Loopholes: The Avenue To Our Regressive Tax Code

Buildings on Wall Street/ Little Larry flickr

By Ben West-Weyner

This year was my first time filing my own income taxes, and I was happy to be eligible for a tax credit due to my tuition payments. However, the experience left me curious as to what this process looks like for the more wealthy.

According to our tax code, individual Americans who earn more than $400,000 in a year are supposed to pay 39.6% of their income in taxes. In 2009, the richest 400 individual taxpayers on average paid less than 20 percent of their earnings to the government. Compare this with the fact that individual taxpayers that same year earning between $33,951 and $82,250 were asked to pay 25% in taxes.

Corporations and the most wealthy have found a way to pay taxes on a regressive scale (the more you earn, the smaller percentage paid) within our existing progressive tax structure. But how?

  • Americans that make their living managing investments on Wall Street take a percentage of their clients’ profit. That money, classified as “carried interest”, is taxed at a maximum 20% regardless of how large the check.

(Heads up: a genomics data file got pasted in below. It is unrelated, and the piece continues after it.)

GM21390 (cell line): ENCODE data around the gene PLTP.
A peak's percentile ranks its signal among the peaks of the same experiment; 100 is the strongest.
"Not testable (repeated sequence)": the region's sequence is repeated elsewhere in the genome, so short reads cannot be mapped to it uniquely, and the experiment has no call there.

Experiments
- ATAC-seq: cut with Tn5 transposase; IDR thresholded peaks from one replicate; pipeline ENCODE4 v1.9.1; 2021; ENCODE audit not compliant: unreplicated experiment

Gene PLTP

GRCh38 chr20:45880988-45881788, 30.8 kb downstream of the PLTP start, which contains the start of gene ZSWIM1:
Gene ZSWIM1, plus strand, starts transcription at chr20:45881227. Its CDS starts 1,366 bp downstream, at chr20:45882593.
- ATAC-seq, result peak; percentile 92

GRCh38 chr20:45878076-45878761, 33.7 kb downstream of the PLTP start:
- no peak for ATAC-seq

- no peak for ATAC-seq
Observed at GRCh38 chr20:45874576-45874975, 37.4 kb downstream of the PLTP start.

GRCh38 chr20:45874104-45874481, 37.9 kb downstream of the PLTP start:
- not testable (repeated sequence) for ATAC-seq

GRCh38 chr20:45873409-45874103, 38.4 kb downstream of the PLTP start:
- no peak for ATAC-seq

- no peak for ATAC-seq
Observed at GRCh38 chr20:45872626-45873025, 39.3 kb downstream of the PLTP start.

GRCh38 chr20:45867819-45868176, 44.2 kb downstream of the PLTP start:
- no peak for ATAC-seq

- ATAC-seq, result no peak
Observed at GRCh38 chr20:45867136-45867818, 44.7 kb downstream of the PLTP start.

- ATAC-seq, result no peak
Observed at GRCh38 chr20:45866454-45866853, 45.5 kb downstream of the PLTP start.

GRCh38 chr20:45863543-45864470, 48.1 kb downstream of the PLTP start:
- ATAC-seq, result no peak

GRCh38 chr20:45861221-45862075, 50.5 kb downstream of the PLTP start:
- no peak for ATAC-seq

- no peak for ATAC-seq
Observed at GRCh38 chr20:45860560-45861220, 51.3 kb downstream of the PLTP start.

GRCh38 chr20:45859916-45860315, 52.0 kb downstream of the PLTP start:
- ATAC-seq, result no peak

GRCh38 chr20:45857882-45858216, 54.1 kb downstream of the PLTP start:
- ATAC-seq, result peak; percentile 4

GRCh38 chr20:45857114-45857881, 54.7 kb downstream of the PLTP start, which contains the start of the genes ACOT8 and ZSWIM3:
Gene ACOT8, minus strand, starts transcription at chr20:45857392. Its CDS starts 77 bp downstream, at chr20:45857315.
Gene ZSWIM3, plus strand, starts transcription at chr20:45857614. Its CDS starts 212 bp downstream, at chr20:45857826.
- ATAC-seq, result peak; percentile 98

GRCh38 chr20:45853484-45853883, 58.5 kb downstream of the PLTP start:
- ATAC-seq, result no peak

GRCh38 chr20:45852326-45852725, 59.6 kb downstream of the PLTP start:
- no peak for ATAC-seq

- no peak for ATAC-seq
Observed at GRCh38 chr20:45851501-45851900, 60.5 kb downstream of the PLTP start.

• Corporations that move their funds to offshore bank accounts aren’t required to pay taxes on those earnings until the assets repatriate back into the United States. However, if those funds are directly invested into the market, and later yield capital gains, the low rate of 15-20% is applied. Not only does this loophole create de facto tax evasion, but encourages the relocation of factories overseas, moving jobs abroad.
  • Using a tax break that intends to incentivize energy innovation, oil and gas companies searching for fossil fuel reserves are subsidized regardless of whether their hunts are successful. For example, in 2011 Chevron paid 4% of their earnings in taxes, while Exxon Mobil paid 2%.
  • Other loopholes allow wealthy Americans to classify their yacht as a home, and benefit from the Home Mortgage Interest Deduction, while purchases of corporate jets can be written off like any other business expense.

For more on how loopholes impact both federal spending and the deficit, check out NPP's most recent "Big Money in Tax Breaks" report. If you’re interested in how our representatives in Washington plan to modify current tax policy, check out this easy to digest breakdown of three federal budget proposals. To really visualize the effect of these tax breaks, check out this interactive graphic.